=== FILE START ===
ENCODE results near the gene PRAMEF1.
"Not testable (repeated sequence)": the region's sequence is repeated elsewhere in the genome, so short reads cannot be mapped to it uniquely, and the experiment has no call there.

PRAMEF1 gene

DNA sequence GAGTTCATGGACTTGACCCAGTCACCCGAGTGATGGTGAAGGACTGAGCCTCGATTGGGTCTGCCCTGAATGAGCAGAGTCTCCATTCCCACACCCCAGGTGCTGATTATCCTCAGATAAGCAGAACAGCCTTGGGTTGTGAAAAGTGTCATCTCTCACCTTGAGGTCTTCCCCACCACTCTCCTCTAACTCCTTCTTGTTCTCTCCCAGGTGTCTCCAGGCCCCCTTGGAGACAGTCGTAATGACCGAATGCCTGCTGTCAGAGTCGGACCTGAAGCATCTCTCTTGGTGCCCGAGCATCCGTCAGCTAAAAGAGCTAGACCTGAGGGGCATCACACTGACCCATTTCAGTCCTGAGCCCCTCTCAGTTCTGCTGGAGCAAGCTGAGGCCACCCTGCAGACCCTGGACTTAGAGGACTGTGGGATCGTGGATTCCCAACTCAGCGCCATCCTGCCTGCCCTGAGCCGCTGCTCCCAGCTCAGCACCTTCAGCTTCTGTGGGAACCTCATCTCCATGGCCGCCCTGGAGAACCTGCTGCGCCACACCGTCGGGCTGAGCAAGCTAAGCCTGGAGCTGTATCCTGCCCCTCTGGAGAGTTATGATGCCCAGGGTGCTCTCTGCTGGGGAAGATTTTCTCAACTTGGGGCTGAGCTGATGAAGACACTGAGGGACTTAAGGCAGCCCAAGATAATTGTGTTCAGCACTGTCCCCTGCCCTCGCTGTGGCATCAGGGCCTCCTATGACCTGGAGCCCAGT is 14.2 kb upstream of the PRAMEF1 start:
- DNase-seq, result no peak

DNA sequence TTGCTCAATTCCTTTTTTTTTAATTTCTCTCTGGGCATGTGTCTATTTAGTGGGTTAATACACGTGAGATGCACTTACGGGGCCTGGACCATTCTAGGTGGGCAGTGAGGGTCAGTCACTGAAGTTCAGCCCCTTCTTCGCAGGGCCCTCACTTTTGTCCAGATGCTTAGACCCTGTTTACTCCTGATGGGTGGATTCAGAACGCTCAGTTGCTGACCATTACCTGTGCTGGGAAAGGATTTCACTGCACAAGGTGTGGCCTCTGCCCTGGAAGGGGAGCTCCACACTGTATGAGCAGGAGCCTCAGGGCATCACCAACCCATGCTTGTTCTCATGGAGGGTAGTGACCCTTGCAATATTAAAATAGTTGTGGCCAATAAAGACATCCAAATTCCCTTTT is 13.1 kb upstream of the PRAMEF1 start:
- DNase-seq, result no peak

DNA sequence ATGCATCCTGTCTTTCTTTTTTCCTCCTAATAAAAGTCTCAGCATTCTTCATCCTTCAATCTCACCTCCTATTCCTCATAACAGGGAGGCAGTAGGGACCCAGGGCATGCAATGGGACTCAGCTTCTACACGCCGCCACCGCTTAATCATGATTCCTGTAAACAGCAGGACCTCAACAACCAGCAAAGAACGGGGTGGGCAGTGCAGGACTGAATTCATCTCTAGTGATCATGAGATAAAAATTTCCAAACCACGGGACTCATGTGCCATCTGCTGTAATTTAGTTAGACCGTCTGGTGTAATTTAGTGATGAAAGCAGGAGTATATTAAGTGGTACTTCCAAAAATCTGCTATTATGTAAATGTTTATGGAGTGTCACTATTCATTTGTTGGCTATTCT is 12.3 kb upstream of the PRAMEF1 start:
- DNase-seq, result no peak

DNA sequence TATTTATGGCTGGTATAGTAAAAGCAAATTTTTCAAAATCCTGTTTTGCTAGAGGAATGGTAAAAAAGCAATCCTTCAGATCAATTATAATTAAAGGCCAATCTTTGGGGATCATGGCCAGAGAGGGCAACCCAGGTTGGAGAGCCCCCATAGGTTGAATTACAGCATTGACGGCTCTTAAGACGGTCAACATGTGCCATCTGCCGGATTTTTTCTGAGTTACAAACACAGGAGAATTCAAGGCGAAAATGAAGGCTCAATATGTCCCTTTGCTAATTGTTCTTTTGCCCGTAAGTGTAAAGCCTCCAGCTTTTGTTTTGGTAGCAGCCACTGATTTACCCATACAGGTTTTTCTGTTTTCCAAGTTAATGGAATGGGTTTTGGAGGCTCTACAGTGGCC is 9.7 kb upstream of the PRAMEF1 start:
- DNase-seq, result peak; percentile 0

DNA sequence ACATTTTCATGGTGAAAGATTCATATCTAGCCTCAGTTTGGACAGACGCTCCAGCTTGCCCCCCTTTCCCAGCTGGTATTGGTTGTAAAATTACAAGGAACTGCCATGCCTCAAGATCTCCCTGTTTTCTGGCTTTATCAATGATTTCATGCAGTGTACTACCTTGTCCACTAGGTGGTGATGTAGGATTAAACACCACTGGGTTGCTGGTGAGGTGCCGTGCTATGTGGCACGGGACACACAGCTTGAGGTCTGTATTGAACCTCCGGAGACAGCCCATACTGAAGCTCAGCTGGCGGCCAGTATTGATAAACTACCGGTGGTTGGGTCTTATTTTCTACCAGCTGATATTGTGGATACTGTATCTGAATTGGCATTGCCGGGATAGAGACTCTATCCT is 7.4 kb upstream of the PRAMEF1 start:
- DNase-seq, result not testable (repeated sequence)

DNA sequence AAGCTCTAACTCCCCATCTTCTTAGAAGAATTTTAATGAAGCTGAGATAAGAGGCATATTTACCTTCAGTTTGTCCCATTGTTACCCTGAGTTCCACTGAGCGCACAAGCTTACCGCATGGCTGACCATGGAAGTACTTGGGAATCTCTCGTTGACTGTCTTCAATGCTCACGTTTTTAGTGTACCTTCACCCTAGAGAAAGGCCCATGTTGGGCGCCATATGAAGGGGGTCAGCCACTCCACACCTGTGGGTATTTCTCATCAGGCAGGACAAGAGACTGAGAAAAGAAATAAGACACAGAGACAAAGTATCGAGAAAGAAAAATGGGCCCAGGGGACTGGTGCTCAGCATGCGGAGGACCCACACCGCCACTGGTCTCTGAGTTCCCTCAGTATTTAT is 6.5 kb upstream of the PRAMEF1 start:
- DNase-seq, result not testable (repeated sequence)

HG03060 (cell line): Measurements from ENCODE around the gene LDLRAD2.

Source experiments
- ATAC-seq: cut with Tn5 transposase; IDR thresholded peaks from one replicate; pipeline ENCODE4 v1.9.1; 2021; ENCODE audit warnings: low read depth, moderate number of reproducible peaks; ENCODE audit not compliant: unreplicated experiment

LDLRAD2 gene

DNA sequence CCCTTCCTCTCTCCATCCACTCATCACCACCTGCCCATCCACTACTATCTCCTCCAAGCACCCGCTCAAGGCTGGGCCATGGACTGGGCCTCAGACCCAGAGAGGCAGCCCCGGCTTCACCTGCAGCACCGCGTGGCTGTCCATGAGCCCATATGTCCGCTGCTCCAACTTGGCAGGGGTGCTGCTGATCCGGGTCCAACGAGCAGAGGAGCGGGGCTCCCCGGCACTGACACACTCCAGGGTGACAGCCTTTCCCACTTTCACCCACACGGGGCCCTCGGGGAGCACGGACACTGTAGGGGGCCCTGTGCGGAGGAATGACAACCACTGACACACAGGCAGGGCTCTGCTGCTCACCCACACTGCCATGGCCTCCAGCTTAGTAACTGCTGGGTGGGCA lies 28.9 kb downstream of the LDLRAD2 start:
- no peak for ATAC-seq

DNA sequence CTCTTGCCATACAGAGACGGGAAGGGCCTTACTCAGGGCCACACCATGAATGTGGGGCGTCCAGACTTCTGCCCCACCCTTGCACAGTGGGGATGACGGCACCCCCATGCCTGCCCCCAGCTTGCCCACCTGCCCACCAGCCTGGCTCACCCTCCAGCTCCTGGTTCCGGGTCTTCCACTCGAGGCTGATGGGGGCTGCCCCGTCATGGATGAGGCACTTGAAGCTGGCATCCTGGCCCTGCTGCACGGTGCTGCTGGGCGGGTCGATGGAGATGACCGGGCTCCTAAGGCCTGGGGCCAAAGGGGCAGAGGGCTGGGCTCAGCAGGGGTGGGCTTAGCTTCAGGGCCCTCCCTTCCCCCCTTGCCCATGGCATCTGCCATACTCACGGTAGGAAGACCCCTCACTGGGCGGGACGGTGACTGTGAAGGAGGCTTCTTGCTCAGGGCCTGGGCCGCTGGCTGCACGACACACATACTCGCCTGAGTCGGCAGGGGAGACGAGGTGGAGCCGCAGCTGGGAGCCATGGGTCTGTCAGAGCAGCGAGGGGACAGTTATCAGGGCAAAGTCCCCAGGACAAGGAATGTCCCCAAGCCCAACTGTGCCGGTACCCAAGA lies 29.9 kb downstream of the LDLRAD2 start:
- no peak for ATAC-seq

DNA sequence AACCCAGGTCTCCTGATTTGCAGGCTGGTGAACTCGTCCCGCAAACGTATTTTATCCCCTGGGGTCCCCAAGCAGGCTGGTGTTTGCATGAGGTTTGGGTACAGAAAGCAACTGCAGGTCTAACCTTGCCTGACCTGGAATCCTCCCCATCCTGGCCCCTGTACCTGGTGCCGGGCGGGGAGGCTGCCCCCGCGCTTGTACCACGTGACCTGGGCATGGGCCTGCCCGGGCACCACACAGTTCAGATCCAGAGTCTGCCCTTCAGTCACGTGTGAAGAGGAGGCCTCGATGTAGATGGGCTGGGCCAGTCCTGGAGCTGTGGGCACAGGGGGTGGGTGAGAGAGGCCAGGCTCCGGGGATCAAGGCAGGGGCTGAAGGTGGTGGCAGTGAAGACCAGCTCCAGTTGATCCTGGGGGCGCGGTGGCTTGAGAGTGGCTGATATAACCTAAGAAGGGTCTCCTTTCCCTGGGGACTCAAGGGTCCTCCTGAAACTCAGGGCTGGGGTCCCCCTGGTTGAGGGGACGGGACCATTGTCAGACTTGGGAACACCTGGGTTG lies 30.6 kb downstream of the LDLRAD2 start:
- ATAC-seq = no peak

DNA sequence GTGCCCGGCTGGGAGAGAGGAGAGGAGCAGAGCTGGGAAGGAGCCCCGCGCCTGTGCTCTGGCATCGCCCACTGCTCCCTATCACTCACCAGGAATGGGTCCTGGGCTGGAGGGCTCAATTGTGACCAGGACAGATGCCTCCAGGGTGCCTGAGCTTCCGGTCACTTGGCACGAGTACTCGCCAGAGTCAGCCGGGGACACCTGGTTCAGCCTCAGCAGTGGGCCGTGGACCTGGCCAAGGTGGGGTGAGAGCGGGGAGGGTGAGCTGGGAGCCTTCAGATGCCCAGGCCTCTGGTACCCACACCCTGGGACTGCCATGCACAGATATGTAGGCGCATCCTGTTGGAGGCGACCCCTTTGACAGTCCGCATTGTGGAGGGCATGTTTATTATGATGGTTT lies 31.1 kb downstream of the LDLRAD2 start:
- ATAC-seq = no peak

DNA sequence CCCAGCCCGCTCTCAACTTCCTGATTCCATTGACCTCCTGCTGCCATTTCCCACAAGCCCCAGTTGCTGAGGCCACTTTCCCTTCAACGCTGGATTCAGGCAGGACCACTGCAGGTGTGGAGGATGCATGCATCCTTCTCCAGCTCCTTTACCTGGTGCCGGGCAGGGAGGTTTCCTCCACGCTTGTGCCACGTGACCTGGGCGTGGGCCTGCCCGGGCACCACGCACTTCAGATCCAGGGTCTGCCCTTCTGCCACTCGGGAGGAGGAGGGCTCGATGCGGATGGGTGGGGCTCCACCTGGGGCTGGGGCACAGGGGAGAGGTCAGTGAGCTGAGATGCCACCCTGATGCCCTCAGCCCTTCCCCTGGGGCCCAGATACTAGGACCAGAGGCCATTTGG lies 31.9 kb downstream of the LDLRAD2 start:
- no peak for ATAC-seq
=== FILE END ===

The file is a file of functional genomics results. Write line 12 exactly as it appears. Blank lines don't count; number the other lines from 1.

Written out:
DNA sequence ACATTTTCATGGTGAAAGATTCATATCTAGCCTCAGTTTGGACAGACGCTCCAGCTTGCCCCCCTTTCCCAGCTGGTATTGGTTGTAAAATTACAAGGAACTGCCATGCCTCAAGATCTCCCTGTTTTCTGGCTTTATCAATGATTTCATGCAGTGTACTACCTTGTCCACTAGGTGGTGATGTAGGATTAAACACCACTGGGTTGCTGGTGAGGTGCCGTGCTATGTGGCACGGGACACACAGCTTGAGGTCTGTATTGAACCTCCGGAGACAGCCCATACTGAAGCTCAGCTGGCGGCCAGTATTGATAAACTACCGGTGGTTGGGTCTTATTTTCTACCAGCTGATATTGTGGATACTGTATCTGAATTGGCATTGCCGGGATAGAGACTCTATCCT is 7.4 kb upstream of the PRAMEF1 start: